• The House is not in session and will not return for legislative business until after Labor Day;
  • House Speaker Nancy Pelosi (D-CA) has said the House will not vote on an infrastructure package without the Senate first passing the FY 2022 budget resolution;
  • On July 1, the U.S House passed its infrastructure bill, the Investing in a New Vision for the Environment and Surface Transportation INVEST in America Act (H.R. 3684);
  • The INVEST Act calls for $547 billion in federal spending over 5 years;
  • Specific details of the INVEST Act were provided in prior editions of the APWA Washington Report;
  • Democrats hold a very narrow majority in the U.S. House (220 to 212 with 3 vacancies) and the Senate is evenly split 50-50, with Vice President Harris providing Democrats control as the tie-breaking vote when needed;
  • Following the August Congressional district work period, Congress will be faced with the end of the fiscal year which is September 30, 2021 and passing appropriations measures to keep the federal government fully funded;
  • It is highly likely a continuing resolution will be necessary to allow for more time to pass FY 2022 funding bills;
  • Further, Treasury Secretary Janet Yellen recently informed Congress the nation’s debt ceiling is again in effect as of August 1, and if it is not raised or suspended, a default may occur on October 1;
  • APWA Government Affairs continues bipartisan outreach to Congressional offices about the Association’s 117th Congress Public Policy Priorities, which are Surface Transportation Reauthorization, Water Resiliency, and Emergency Management;
  • Please contact APWA’s Director of Government and Public Affairs Andrea Eales at aeales@apwa.net with any questions about APWA’s Government Affairs activities and priorities.

APWA Releases New Policymaker Primers on Climate & Recycling

  • Last week, APWA Government Affairs officially released two new Policymaker Primers, titled Public Works & Climate and Public Works & Recycling;
  • Policymaker Primers are intended to provide detailed information on the roles and responsibilities of public works that are not directly spoken to in our current Public Policy Priorities for the 117th Congress, which are: Surface Transportation Reauthorization, Water Resiliency, and Emergency Management;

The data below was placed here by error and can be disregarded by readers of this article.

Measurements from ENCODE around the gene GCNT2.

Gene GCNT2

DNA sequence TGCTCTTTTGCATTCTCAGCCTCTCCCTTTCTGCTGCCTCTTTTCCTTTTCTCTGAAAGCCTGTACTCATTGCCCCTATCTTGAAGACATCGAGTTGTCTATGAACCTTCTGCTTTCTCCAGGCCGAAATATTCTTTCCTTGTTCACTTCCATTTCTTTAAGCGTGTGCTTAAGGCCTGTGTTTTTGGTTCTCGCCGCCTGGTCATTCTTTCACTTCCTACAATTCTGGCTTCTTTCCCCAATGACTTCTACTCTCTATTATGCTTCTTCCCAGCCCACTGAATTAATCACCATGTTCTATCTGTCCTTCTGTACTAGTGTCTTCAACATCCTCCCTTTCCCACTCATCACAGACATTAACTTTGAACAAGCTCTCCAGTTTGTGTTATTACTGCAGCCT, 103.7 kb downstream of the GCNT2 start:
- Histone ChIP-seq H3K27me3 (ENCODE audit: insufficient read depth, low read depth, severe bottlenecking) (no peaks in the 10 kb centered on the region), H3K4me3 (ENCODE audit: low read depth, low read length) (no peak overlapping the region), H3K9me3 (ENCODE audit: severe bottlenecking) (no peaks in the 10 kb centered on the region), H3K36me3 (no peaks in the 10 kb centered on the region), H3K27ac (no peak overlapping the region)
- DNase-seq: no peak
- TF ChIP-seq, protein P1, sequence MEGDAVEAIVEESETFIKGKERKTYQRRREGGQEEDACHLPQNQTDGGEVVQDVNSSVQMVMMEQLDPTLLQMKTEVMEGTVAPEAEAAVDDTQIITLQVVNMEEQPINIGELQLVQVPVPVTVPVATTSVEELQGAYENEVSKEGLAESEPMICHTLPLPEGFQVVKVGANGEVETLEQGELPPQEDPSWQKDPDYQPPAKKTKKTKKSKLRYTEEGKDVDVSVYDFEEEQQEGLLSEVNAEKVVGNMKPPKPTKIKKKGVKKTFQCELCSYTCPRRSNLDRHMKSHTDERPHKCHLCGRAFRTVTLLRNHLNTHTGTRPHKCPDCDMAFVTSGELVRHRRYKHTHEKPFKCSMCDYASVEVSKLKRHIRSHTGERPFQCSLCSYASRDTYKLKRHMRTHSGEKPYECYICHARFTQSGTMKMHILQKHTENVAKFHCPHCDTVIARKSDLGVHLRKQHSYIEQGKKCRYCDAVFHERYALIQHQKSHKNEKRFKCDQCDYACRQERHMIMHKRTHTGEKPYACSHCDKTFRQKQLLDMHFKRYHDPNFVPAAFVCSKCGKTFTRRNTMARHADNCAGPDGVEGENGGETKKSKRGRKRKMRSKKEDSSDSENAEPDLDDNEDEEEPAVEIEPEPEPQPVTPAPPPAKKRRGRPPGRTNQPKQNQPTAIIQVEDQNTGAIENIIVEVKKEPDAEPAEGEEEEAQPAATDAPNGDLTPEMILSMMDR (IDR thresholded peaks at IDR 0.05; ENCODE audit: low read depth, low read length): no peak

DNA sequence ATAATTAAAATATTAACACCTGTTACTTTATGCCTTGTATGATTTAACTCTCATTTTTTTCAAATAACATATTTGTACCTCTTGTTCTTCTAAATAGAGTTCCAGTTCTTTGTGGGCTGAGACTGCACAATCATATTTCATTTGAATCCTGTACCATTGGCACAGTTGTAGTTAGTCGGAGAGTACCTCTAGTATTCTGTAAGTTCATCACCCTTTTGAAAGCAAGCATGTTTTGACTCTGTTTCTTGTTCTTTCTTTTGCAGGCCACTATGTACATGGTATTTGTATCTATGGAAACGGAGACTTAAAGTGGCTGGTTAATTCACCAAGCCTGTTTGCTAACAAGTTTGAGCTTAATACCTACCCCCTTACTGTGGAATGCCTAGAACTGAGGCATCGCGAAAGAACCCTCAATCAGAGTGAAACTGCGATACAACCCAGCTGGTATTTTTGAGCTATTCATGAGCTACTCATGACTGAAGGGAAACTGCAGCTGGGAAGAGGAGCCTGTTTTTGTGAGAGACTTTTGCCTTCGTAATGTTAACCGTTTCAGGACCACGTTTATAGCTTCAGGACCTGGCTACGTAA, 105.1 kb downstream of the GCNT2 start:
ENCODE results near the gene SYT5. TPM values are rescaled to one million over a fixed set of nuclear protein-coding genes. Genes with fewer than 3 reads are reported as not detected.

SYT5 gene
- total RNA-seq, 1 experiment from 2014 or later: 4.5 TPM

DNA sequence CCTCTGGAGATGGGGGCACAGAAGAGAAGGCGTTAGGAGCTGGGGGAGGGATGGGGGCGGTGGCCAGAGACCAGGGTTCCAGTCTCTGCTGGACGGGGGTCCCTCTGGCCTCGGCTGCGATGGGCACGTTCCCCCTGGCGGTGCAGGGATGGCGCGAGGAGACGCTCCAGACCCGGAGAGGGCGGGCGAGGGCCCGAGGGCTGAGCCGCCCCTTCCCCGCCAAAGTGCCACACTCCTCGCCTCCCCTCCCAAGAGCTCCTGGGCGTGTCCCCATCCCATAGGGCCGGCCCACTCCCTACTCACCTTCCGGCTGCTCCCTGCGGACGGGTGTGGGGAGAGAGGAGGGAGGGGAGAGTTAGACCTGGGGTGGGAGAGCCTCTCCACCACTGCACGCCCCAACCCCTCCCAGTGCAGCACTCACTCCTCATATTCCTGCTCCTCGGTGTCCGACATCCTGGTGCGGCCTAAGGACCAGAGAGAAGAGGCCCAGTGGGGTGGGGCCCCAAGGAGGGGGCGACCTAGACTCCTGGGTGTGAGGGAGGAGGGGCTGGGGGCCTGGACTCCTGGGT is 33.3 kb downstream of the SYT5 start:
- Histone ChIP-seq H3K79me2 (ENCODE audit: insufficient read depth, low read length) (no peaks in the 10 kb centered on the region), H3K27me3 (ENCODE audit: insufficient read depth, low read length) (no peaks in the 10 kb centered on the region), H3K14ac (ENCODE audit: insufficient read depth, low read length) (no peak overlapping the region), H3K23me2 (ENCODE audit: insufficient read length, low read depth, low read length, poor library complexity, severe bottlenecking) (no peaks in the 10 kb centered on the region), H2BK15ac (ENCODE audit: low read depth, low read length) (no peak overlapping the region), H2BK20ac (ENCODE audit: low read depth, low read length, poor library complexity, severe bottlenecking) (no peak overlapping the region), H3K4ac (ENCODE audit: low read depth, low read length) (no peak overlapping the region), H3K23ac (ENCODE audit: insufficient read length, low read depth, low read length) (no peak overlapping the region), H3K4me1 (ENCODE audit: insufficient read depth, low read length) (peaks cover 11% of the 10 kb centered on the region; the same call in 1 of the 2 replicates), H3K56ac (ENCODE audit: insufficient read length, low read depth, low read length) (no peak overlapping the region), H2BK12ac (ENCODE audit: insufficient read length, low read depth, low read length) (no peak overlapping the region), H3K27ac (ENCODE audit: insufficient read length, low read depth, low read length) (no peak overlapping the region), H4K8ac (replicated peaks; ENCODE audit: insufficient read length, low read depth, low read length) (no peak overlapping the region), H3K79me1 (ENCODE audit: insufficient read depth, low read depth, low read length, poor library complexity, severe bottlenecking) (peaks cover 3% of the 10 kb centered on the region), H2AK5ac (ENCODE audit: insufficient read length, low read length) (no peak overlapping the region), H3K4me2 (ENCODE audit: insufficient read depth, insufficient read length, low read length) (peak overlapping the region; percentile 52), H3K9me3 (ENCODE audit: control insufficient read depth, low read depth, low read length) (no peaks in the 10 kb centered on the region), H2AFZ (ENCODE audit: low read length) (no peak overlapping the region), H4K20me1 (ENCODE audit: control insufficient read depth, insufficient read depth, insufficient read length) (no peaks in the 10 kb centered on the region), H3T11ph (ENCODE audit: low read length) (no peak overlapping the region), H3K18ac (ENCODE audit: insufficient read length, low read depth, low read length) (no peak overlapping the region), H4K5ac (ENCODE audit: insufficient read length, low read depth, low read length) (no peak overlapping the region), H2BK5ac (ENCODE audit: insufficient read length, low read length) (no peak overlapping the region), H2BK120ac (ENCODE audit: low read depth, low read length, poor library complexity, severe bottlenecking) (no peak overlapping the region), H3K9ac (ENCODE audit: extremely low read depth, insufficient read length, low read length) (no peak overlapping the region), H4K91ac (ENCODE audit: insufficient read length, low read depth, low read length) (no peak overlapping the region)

• APWA Government Affairs has also previously released Policymaker Primers on Public Right of Way and Broadband Deployment, and Workforce Development
  • Public Works & Climate provides detailed information on the role of public works professionals in promoting sustainability, building resilient infrastructure, and serving as first responders during natural disasters;
  • Public Works & Recycling educates policymakers on the key role public works departments play in coordinating recycling strategy, as well as challenges agencies are facing, including processing capability and capture issues;
  • Both of these documents have been shared with key congressional committees, and APWA’s Government Affairs staff utilizes them to educate policymakers on these important issues;
  • The Policymaker Primers, as well as a range of other advocacy resources, are available for member use on APWA’s Government Affairs website.

FEMA Announces $3.5 billion in Disaster Mitigation Grants

  • Last week, President Biden announced that FEMA will be making $3.5 billion dollars available nationally to assist communities in reducing the potential impact caused by disasters;
  • Funds for the grants will be distributed from the Hazard Mitigation Grant Program (HMGP) to states, tribes, and territories for mitigation projects to reduce the impacts of climate change;
  • Communities that declared a natural disaster dating back to the onset of the COVID-19 pandemic and covered under the 59 major disaster declarations, are eligible to apply;
  • Efforts to reduce risks exacerbated by warming global temperatures that are eligible for funding include:
    • Wildfires, drought, increased flooding, and coastal erosion, and could be used for “nature-based” projects such as flood protection and storm water parks to improve resiliency.

CISA Announces New Cybersecurity Collaborative Effort

  • Last week, Cybersecurity and Infrastructure Security Agency (CISA) Director Jen Easterly announced the establishment of the “Joint Cyber Defense Collaborative(JCDC);
  • The JCDC was created to serve as the lead for the nation’s cyber defense plans to prevent and reduce the impacts of cyber intrusions;
  • The JCDC will collaborate with public and private sector entities to consolidate and coordinate the execution of crisis action planning;
  • The JCDC will consult with voluntary partners, including state, local, tribal, and territorial governments;
  • The JCDC’s office will be comprised of representatives from the following agencies:
    • The Department of Homeland Security (DHS)
    • Department of Justice (DOJ)
    • United States Cyber Command (USCYBERCOM)
    • The National Security Agency (NSA)
    • The Federal Bureau of Investigation (FBI)
    • The Office of the Director of National Intelligence (ODNI)
    • Information sharing and analysis organizations and centers (ISAOs/ISACs), as well as owners and operators of critical information systems, and other private entities, as appropriate.
 

ON THE HORIZON